The problem is that as the avian viruses evolve, poultry vaccines become increasingly less effective; often only masking the symptoms of infection.
That can allow viruses to spread silently among flocks, to continue to reassort and evolve, and potentially lead to the emergence new subtypes of avian flu (see Subclinical Highly Pathogenic Avian Influenza Virus Infection among Vaccinated Chickens, China)
Twelve years ago, the world had only one HPAI H5 virus of concern; H5N1. Now we have at least a half dozen subtypes (H5N1, H5N2, H5N3, H5N6, H5N5, H5N8, H5N9), with literally dozens of genotypes between them.
The 2015 study Recombinant H5N2 Avian Influenza Virus Strains In Vaccinated Chickens found `These results are in agreement with previous work indicating that AIVs can continue genetic evolution under vaccination pressure'.

Which is why so few countries allow their use. In the fall of 2015, as desperate poultry farmers lobbied for vaccines, Taiwan's Council Of Agriculture strongly Warned Against the Importation & Use Of AI Vaccines.   
Beyond the illegalities, the HPAI H5 viruses in Taiwan originated from Korea, and were expected to be a poor match to the Chinese R5 vaccine.
While not completely ruling out use of an AI vaccine in the future, the COA reiterated that AI vaccines were prohibited in Taiwan, and there were currently no plans to introduce them. They then warned of severe penalties for the illicit manufacture, import, processing, trafficking and use of any illegal animal drugs.

Fast forward to today, and we learn - via the COA - that 18 boxes of  `poultry vaccine' were intercepted - bound for Taiwan - at the Kinmen airport in Fujian Province. While there is considerable doubt as to the authenticity of this `vaccine' (testing is underway), when arrested, the smuggler claimed that it was `duck vaccine'.
'Tis a sad day, indeed, when you can't trust the word of a drug smuggler.  But I digress. . . .
The purported `vaccine' was repackaged into more than 200 recycled Kaoliang (sorghum wine) bottles - and according to local media reports - was discovered after one of the bottles broke, and a custom's official realized it didn't smell like alcohol.

First the (translated) press release, then I'll return with a brief post script.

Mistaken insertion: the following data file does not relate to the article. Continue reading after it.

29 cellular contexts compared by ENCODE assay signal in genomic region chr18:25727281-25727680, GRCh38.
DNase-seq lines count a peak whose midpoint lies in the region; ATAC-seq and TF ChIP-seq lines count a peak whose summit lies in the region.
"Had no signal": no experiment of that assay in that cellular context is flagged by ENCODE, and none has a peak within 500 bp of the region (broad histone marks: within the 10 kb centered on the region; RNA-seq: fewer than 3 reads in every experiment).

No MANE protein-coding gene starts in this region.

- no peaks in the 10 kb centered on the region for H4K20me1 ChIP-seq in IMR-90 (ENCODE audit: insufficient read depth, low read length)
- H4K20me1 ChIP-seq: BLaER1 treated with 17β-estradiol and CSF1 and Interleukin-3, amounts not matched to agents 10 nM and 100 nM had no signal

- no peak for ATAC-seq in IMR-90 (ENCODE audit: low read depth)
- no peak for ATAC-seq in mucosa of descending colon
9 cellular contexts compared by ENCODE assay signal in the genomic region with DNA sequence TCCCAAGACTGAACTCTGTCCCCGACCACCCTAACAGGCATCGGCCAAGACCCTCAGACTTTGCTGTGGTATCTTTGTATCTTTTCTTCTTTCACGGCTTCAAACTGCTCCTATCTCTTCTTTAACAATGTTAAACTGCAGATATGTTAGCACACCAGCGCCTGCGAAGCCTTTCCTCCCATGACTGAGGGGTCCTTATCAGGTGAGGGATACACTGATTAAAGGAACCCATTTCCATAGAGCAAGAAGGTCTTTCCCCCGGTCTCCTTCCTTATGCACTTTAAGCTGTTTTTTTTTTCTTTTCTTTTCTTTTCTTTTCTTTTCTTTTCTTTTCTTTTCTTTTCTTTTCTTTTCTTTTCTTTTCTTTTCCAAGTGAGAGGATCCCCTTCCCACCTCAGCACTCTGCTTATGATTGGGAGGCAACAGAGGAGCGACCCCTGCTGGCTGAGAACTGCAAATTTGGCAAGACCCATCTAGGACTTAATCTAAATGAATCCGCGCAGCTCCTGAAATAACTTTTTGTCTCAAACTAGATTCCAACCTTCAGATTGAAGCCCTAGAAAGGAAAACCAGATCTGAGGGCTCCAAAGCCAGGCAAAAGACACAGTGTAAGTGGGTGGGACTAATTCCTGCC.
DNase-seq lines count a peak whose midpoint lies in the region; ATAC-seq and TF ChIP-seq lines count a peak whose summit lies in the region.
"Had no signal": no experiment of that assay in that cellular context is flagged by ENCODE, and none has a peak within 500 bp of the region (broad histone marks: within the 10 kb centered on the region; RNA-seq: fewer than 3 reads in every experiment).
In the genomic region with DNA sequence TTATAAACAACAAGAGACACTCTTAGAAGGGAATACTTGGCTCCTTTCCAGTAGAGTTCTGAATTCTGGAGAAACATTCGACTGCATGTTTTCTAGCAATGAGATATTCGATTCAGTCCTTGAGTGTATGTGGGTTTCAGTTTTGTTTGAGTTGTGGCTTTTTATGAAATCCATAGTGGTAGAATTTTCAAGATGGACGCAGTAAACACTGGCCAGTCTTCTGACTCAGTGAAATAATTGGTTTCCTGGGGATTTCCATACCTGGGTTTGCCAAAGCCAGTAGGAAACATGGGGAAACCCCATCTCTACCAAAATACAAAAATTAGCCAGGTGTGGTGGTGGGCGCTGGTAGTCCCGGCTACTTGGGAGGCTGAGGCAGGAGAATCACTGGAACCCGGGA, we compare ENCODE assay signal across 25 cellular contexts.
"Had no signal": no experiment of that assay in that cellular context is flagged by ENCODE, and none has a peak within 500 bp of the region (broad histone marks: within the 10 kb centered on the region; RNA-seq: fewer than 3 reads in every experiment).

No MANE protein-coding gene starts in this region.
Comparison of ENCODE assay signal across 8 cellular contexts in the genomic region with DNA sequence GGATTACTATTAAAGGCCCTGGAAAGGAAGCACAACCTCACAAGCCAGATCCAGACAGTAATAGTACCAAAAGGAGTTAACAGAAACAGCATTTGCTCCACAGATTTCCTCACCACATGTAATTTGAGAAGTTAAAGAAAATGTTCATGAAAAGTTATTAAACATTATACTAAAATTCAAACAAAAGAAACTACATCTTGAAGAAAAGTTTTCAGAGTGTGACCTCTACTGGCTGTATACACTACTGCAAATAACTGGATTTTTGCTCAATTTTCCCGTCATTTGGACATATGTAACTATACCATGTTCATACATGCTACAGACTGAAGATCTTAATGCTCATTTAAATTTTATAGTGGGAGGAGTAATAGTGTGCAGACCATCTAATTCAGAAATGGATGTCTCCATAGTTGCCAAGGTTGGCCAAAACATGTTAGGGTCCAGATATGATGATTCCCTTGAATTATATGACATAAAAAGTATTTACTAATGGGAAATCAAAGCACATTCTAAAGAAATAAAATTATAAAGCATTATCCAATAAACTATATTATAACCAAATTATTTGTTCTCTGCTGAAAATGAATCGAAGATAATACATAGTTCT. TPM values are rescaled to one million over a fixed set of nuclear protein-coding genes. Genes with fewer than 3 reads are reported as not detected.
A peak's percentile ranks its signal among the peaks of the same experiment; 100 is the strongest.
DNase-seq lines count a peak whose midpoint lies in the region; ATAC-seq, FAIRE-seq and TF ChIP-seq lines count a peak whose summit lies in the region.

Seized the mainland smuggling suspected animal vaccines, called on the industry to try to defensively, so as not to spread the disease

(Hereinafter referred to as the Prevention and Control Bureau) on June 24, said the Golden Gate Aviation Police found that people to air cargo delivery 18 boxes (a total of 210 bottles) Golden Gate sorghum wine to Taiwan, one box after the break out There is no alcoholic liquid, so check and notify the Office of the Office of the Kaohsiung Branch Kinmen quarantine police station investigation, after the sea inspection center in the central area of ​​the inspection team Kinmen mobile investigation team preliminary investigation, the public said the bottle filled with liquid system from Continental smuggled ducks with vaccines (what kind of virus or bacteria are not clear). The inspection team on the same day the people transferred to the Kinmen and Quarantine Recruitment, the relevant samples have been sampled by the Golden Gate quarantine station, in this (24) sent someone to send animal health test animal animal inspection branch identification.


The anti-crime bureau states that, according to the Animal Drug Administration Act, animal drugs are not approved by the unauthorized importation of doping, manufacturing or import of animal doping, at 1 year to 7 years imprisonment, and NT $ 450 And shall also be sentenced to a fine of not less than 6 months but not more than five years and shall be fined not more than NT $ 5 million.


The anti-crime bureau states that smuggling or the use of illegal animal vaccines has not been tested and the quality is not guaranteed. It can not only prevent the epidemic, it is more likely to spread the epidemic. The council will continue to cooperate with the prosecution and prosecution agencies, check illegal, to prevent blocking animals into the domestic market with doping.